"I'll get him, while you ring."

Half an hour later Anthony Cardew entered his house. He had spent a miserable evening. Some young whipper snapper who employed a handful of men had undertaken to show him where he, Anthony Cardew, was a clog in the wheel of progress. Not in so many words, but he had said: "Tempora mutantur, Mr. Cardew. And the wise employer meets those changes half-way."

"You young fools want to go all the way."

"Not at all. We'll meet them half-way, and stop."

"Bah!" said Anthony Cardew, and had left the club in a temper. The club was going to the dogs, along with the rest of the world. There was only a handful of straight-thinking men like himself left in it. Lot of young cravens, letting their men dominate them and intimidate them.

So he slammed into his house, threw off his coat and hat, and - sniffed. A pungent, acrid odor was floating through a partly closed door. Anthony Cardew flung open the door and entered.

Before the fire, on a deep velvet couch, sat his granddaughter. Beside her was a thin young man in a gray suit, and the thin young man was waving an old pipe about, and saying:

"Tempora mutantur, Lily. The wise employer - "

"I am afraid, sir," said Anthony, in a terrible voice, "that you are not acquainted with the rules of my house. I object to pipes. There are cigars in the humidor behind you."

"Very sorry, Mr. Cardew," Willy Cameron explained. "I didn't know. I'll put it away, sir."

But Anthony was not listening. His eyes had traveled from an empty platter on the hearth-rug to a deep chair where Jinx, both warm and fed at the same time, and extremely distended with meat, lay sleeping. Anthony put out a hand and pressed the bell beside him.

"I want you to meet Mr. Cameron, grandfather." Lily was rather pale, but she had the Cardew poise. "He was in the camp when I was."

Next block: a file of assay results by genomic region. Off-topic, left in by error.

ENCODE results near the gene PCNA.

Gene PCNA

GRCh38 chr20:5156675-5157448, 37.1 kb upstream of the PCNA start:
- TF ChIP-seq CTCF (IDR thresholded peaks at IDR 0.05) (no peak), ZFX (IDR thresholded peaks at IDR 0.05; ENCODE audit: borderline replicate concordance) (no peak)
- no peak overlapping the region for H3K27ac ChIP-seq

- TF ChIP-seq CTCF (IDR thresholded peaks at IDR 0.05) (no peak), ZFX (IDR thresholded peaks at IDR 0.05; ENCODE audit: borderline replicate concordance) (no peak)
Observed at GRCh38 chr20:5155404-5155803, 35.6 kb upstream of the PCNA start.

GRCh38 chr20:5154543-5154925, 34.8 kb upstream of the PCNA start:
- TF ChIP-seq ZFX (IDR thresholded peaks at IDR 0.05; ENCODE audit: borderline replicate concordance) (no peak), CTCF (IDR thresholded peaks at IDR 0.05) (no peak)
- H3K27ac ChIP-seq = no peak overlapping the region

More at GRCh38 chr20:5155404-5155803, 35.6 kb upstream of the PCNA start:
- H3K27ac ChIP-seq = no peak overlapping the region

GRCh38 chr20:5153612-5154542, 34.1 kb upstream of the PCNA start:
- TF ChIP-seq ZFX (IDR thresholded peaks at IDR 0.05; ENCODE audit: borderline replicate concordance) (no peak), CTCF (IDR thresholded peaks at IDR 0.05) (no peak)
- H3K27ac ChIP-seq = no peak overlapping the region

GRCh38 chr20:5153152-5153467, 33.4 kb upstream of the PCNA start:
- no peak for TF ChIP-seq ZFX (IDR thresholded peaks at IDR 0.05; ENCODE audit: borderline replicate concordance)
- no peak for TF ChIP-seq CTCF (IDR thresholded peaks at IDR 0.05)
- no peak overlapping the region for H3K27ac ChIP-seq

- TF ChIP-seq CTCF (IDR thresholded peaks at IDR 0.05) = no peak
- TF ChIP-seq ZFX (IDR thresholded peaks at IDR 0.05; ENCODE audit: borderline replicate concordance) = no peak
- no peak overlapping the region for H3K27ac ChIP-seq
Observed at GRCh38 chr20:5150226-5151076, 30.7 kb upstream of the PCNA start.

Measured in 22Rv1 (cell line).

Grayson entered on that, however, and Anthony pointed to Jinx.

"Put that dog out," he said, and left the room, his figure rigid and uncompromising.

"Grayson," Lily said, white to the lips, "that dog is to remain here. He's perfectly quiet. And, will you find Ellen and ask her to come here?"

"Haven't I made enough trouble?" asked Willy Cameron, unhappily. "I can see her again, you know."

"She's crazy to see you, Willy. And besides - "

Grayson had gone, after a moment's hesitation.

"Don't you see?" she said. "The others have always submitted. I did, too. But I can't keep it up, Willy. I can't live here and let him treat me like that. Or my friends. I know what will happen. I'll run away, like Aunt Elinor."

"You must not do that, Lily." He was very grave.

"Why not? They think she is unhappy. She isn't. She ran away and married a man she cared about. I may call you up some day and ask you to marry me!" she added, less tensely. "You would be an awfully good husband, you know."

She looked up at him, still angry, but rather amused with this new conceit.

"Don't!"

She was startled by the look on his face.

"You see," he said painfully, "what only amuses you in that idea is - well, it doesn't amuse me, Lily."

"I only meant - " she was very uncomfortable. "You are so real and dependable and kind, and I - "

"I know what you mean. Like Jinx, there. I'm sorry! I didn't mean that. But you must not talk about marrying me unless you mean it. You see, I happen to care."

"Willy!"

"It won't hurt you to know, although I hadn't meant to tell you. And of course, you know, I am not asking you to marry me. Only I'd like you to feel that you can count on me, always. The one person a woman can count on is the man who loves her."

And after a little silence:

"You see, I know you are not in love with me. I cared from the beginning, but I always knew that."